Fony Kony?

One of many images now circulating the net.

Yesterday the social media world was rocked by the Kony 2012 viral project, created by the self-proclaimed, Invisible Children. Featuring a 27 minute video on the Uganda abductions, rape and slavery of over 30,000 innocent children, the circulating footage demonises Joeseph Kony as a mass murderer and war criminal.

The film, however, is aimed at the kind-hearted and generous, to beg for donation and awareness on the Kony 2012 topic. Their aim: to make Kony famous. Awareness is the key, is the saviour, is the ultimate weapon to stop another 30,000 children being taken from their homes in Africa.

If you haven’t watched the film, do so now, as the coming days are only going to reveal more and more about the phenomenon. This is for many reasons, and not just the Invisible Children’s purpose. For one, they are being criticised for being scammers; they will  allegedly take your money under the false prentenses and claims that Joespeh Kony is still enforcing war on Uganda, and that children are still being taken.

Take a moment to consider this, a note I have drawn from the International Business Times:

“In their campaigns, such organizations have manipulated facts for strategic purposes, exaggerating the scale of LRA abductions and murders and emphasizing the LRA’s use of innocent children as soldiers, and portraying Kony — a brutal man, to be sure — as uniquely awful, a Kurtz-like embodiment of evil. They rarely refer to the Ugandan [government] atrocities or those of Sudan’s People’s Liberation Army, such as attacks against civilians or looting of civilian homes and businesses, or the complicated regional politics fueling the conflict.”

So, the IBT claim that the LRA are being exaggerated through the Invisible Children’s propaganda, forcing the Western and greater world to empty their pockets to a “good cause”. Who can resist a good karma opportunity, right?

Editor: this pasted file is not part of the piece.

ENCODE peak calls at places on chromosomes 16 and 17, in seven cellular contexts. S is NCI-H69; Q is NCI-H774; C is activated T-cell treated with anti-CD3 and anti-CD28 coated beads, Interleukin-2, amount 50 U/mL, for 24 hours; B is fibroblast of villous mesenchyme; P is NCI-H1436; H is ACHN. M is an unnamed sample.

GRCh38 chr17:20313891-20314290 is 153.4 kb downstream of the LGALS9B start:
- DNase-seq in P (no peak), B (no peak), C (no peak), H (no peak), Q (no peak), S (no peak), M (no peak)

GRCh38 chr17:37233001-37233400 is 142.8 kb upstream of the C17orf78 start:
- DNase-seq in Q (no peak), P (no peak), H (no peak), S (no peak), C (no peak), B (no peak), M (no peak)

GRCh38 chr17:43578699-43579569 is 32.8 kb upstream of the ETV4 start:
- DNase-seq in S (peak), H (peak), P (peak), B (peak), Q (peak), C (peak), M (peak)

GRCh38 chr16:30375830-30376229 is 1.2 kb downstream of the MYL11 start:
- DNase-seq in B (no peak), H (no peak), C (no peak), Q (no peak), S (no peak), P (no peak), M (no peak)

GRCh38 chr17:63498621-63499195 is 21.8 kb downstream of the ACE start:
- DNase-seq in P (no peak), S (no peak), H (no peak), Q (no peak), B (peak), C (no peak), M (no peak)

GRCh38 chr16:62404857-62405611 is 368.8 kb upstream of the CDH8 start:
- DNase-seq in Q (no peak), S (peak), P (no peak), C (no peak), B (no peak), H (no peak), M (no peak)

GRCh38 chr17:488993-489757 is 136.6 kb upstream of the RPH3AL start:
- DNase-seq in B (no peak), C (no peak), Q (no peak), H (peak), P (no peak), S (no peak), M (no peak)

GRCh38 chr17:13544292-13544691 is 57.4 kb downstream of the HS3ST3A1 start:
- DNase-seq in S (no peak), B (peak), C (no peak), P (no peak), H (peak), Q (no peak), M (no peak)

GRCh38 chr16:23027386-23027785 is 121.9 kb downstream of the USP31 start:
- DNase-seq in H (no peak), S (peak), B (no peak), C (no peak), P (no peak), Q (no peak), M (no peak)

Along the same lines, a blog gives us this thought:

In July 8th, 2005, the International Criminal Court (ICC) named Joseph Kony the number one criminal in the world because of his crimes in Uganda. Shortly after the ICC indicted Kony, he fled Uganda and officially has been in hiding since 2006 (Source). Basically, he has since been hiding in a hole like Saddam Hussein and has approximately as much power as Saddam Hussein had while he was living in his hole, next to none. 

It has not yet been confirmed as to whether the Invisible Children’s Kony 2012 project is safe enough to deserve our undivided attention and trust, but the reminder is still there for those who are bound to be in a giving mood when their heartstrings are tugged: be wise, be skeptical and be logical when thinking about donation, and know roam both sides of the fence first. If the Kony campaign is really worth the time and effort that millions have already given in the past 24 hours, then terrific, but we must remain cautious, and question everything. We can, however, be proud of one thing; the world came together over a social networking trend. When the world is able to come together over something – no matter how small or big – then at least something has been accomplished.

(disclaimer: I am in full support of The Invisible Children. This is a two-sided argument).

(Sources: Joe Renken and The International Business Times)